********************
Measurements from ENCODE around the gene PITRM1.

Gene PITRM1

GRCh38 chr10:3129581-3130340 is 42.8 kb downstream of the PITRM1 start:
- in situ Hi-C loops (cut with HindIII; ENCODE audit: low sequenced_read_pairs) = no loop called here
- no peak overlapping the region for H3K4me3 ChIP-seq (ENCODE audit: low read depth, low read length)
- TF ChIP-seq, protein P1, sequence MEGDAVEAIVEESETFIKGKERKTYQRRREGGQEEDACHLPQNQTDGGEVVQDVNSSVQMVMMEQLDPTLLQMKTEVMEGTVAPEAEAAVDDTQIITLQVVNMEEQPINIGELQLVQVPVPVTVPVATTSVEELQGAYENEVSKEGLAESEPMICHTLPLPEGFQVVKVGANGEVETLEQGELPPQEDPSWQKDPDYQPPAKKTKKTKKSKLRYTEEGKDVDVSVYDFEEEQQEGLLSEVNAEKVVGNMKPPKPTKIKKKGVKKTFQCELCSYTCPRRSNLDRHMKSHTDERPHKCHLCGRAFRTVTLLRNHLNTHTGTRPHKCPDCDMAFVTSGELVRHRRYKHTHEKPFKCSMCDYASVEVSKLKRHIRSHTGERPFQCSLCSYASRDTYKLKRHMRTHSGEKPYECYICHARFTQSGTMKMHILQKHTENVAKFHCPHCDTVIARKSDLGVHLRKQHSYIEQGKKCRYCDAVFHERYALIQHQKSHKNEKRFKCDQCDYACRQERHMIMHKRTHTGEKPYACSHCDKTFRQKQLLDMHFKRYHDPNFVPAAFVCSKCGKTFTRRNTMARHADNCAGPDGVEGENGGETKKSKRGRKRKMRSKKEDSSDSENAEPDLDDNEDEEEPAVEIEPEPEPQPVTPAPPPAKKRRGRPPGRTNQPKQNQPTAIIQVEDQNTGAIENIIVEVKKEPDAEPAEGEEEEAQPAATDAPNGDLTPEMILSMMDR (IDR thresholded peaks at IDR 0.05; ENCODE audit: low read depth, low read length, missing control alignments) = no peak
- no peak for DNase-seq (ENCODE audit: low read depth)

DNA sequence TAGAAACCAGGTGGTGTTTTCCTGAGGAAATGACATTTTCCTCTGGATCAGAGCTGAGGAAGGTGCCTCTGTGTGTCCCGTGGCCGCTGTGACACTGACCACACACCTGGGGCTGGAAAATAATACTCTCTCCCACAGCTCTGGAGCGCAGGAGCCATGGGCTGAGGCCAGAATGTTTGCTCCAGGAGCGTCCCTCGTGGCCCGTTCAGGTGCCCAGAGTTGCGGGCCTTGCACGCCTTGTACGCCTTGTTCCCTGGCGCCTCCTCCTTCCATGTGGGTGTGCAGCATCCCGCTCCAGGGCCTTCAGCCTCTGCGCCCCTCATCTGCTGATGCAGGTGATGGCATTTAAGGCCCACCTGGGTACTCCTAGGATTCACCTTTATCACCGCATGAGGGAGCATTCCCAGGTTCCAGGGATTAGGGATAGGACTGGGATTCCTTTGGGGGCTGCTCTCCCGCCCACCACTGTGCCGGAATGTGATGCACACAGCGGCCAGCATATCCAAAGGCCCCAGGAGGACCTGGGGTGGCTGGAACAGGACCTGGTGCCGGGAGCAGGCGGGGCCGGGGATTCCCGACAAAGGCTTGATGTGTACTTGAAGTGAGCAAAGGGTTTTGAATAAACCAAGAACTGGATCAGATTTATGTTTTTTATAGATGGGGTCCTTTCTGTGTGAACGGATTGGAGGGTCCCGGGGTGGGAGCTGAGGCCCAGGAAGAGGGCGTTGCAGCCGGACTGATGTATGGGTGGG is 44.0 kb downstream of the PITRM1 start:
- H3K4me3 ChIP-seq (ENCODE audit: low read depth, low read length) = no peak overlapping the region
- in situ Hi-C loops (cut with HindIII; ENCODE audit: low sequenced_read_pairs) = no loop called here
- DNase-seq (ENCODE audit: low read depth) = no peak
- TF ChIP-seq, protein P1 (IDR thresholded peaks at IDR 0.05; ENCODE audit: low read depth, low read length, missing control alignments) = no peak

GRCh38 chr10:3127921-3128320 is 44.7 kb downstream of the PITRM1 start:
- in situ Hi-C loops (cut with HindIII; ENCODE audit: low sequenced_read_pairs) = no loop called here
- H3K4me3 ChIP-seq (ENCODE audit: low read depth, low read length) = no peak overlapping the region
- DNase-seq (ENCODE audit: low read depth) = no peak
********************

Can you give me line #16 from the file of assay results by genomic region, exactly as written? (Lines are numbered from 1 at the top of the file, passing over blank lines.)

- DNase-seq (ENCODE audit: low read depth) = no peak